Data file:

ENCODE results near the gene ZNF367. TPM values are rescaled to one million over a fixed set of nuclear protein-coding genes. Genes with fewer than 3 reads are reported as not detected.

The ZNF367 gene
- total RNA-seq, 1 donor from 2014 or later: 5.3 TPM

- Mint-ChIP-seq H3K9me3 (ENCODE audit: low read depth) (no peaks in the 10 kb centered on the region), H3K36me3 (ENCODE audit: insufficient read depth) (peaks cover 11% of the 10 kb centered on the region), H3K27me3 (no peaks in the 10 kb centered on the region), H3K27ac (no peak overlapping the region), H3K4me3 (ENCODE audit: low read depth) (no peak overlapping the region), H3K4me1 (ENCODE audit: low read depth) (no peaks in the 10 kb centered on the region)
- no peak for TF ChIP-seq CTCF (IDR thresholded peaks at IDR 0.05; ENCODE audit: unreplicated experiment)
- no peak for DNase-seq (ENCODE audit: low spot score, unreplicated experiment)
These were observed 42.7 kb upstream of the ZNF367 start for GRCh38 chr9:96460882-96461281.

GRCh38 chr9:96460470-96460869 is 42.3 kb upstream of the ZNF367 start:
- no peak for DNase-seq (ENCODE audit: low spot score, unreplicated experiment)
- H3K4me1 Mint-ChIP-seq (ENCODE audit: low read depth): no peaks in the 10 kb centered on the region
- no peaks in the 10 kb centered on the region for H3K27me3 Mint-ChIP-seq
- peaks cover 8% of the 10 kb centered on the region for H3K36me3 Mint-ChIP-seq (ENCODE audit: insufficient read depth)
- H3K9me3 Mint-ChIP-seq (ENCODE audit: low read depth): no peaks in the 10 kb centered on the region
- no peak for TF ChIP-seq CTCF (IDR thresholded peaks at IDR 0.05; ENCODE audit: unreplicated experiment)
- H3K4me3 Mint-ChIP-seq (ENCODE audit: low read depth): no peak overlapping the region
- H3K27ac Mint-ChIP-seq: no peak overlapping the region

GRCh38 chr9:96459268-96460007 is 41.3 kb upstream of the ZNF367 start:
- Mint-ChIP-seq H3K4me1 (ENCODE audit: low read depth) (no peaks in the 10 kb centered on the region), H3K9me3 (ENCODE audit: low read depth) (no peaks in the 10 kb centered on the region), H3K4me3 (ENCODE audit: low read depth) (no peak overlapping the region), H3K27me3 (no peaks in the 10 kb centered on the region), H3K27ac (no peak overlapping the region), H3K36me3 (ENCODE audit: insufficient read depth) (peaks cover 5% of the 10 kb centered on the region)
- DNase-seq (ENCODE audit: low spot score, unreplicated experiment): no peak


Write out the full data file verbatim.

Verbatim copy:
ENCODE results near the gene ZNF367. TPM values are rescaled to one million over a fixed set of nuclear protein-coding genes. Genes with fewer than 3 reads are reported as not detected.

The ZNF367 gene
- total RNA-seq, 1 donor from 2014 or later: 5.3 TPM

- Mint-ChIP-seq H3K9me3 (ENCODE audit: low read depth) (no peaks in the 10 kb centered on the region), H3K36me3 (ENCODE audit: insufficient read depth) (peaks cover 11% of the 10 kb centered on the region), H3K27me3 (no peaks in the 10 kb centered on the region), H3K27ac (no peak overlapping the region), H3K4me3 (ENCODE audit: low read depth) (no peak overlapping the region), H3K4me1 (ENCODE audit: low read depth) (no peaks in the 10 kb centered on the region)
- no peak for TF ChIP-seq CTCF (IDR thresholded peaks at IDR 0.05; ENCODE audit: unreplicated experiment)
- no peak for DNase-seq (ENCODE audit: low spot score, unreplicated experiment)
These were observed 42.7 kb upstream of the ZNF367 start for GRCh38 chr9:96460882-96461281.

GRCh38 chr9:96460470-96460869 is 42.3 kb upstream of the ZNF367 start:
- no peak for DNase-seq (ENCODE audit: low spot score, unreplicated experiment)
- H3K4me1 Mint-ChIP-seq (ENCODE audit: low read depth): no peaks in the 10 kb centered on the region
- no peaks in the 10 kb centered on the region for H3K27me3 Mint-ChIP-seq
- peaks cover 8% of the 10 kb centered on the region for H3K36me3 Mint-ChIP-seq (ENCODE audit: insufficient read depth)
- H3K9me3 Mint-ChIP-seq (ENCODE audit: low read depth): no peaks in the 10 kb centered on the region
- no peak for TF ChIP-seq CTCF (IDR thresholded peaks at IDR 0.05; ENCODE audit: unreplicated experiment)
- H3K4me3 Mint-ChIP-seq (ENCODE audit: low read depth): no peak overlapping the region
- H3K27ac Mint-ChIP-seq: no peak overlapping the region

GRCh38 chr9:96459268-96460007 is 41.3 kb upstream of the ZNF367 start:
- Mint-ChIP-seq H3K4me1 (ENCODE audit: low read depth) (no peaks in the 10 kb centered on the region), H3K9me3 (ENCODE audit: low read depth) (no peaks in the 10 kb centered on the region), H3K4me3 (ENCODE audit: low read depth) (no peak overlapping the region), H3K27me3 (no peaks in the 10 kb centered on the region), H3K27ac (no peak overlapping the region), H3K36me3 (ENCODE audit: insufficient read depth) (peaks cover 5% of the 10 kb centered on the region)
- DNase-seq (ENCODE audit: low spot score, unreplicated experiment): no peak